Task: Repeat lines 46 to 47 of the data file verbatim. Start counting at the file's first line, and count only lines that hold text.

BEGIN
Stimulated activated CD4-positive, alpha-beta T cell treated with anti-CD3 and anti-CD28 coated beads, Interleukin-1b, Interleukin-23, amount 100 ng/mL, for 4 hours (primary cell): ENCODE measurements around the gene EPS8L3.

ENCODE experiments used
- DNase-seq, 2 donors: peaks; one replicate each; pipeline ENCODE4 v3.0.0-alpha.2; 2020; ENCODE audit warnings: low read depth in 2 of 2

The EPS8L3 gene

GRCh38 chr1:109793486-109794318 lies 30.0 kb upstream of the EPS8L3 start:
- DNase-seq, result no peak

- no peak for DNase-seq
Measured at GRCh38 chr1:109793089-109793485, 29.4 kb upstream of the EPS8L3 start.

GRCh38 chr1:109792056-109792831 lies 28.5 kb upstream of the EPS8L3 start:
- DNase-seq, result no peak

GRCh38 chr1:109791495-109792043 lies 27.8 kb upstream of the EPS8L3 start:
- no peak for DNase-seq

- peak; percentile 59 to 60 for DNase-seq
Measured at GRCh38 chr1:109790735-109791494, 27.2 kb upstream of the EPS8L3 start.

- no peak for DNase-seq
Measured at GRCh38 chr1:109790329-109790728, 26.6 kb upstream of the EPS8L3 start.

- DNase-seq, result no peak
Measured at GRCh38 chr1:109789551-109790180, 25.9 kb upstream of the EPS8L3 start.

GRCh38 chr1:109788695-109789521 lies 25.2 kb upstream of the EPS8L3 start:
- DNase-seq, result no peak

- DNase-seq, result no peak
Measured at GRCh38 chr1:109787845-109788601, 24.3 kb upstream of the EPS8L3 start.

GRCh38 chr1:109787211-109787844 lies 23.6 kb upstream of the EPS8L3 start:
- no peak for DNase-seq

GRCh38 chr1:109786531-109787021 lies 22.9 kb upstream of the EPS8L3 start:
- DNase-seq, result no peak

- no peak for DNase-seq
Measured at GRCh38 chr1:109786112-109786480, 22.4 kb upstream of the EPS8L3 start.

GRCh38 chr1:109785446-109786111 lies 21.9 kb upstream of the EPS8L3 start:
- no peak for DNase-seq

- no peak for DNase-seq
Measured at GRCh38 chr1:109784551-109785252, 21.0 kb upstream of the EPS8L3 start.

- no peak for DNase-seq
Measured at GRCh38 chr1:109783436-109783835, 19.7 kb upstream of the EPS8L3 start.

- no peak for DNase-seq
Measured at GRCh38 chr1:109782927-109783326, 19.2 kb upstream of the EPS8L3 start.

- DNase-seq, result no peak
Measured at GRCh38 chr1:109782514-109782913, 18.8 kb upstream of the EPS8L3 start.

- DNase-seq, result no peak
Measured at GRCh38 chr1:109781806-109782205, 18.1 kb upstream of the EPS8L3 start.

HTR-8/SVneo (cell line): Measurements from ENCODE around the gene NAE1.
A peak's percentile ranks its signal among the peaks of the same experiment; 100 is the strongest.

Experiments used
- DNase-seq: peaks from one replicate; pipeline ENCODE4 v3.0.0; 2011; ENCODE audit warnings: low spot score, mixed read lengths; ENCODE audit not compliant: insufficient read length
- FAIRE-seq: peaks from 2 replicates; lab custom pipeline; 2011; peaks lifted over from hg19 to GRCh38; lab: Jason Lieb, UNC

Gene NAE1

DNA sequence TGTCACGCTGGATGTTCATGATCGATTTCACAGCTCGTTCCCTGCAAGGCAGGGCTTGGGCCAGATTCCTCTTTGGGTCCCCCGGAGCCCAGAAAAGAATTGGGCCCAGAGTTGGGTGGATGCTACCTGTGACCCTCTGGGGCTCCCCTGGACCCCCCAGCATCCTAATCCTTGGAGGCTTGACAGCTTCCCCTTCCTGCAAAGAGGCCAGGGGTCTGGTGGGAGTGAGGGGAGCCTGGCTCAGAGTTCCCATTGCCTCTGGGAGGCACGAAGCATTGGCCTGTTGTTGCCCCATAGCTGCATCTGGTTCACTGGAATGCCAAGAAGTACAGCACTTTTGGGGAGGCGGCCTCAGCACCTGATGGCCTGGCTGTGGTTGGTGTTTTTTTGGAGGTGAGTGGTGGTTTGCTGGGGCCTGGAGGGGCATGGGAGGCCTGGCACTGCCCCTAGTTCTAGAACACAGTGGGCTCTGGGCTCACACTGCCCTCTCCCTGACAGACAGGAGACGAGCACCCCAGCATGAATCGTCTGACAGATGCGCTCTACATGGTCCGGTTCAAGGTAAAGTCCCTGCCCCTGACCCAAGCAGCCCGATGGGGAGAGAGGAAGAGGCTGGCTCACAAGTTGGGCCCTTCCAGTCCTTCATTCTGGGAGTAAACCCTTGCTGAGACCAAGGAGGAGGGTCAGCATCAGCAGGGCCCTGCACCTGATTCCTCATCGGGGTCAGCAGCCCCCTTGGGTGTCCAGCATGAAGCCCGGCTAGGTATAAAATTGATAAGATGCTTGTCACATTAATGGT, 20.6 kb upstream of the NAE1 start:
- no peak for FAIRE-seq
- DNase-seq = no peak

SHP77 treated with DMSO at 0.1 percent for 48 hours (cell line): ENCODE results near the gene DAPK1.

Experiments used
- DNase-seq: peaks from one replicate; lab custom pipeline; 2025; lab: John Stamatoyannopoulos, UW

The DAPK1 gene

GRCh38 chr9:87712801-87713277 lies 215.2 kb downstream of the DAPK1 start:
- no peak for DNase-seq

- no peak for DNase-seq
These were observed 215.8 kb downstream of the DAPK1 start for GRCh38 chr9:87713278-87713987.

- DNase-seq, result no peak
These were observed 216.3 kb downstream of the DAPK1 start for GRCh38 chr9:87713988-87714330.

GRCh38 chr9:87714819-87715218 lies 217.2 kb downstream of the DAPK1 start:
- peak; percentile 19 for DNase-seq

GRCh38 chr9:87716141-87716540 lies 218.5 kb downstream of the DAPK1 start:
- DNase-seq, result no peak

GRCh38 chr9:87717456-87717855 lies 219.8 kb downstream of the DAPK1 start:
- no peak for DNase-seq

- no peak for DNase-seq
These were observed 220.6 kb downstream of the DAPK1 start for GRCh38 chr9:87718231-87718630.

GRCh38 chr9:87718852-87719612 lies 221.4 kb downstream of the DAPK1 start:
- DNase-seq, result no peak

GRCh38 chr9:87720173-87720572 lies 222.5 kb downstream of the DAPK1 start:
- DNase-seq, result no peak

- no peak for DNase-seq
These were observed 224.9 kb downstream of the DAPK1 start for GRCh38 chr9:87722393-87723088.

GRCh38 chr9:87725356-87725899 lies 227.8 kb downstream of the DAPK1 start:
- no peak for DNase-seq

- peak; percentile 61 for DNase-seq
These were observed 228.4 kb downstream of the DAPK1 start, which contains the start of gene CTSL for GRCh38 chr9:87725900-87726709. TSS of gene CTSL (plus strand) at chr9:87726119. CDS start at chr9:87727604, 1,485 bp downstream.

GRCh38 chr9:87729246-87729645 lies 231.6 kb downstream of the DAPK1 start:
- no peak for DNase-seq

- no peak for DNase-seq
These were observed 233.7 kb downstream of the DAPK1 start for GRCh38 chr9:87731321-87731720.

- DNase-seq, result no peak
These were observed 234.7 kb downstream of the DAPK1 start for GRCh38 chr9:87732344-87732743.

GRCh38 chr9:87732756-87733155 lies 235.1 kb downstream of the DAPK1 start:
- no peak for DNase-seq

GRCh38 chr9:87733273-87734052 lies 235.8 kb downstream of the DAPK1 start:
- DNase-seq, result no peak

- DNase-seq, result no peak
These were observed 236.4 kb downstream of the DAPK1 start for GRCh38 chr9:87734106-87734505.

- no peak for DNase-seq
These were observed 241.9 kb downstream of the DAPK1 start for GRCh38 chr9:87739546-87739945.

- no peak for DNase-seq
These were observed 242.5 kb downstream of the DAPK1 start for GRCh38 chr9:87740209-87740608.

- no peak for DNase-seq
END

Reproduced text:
Gene NAE1

DNA sequence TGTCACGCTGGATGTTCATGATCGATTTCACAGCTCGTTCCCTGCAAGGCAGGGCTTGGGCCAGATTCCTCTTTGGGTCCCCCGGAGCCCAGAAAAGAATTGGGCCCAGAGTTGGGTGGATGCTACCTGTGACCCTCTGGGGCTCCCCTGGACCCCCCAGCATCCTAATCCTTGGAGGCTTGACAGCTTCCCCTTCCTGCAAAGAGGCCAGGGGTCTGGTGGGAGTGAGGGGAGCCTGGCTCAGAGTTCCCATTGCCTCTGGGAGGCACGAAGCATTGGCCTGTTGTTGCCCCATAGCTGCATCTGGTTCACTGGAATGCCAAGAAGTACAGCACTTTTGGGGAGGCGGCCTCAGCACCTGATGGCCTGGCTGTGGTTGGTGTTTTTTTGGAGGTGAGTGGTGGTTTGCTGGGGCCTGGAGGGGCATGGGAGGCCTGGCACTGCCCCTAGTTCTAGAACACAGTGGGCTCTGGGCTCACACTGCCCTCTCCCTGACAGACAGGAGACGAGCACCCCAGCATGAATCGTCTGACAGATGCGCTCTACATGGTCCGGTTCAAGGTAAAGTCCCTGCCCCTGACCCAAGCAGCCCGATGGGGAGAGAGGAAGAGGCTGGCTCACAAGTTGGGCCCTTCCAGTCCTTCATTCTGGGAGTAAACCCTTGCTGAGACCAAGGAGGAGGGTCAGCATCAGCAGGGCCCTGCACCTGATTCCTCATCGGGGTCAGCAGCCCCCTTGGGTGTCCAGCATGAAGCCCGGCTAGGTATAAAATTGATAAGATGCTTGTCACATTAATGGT, 20.6 kb upstream of the NAE1 start: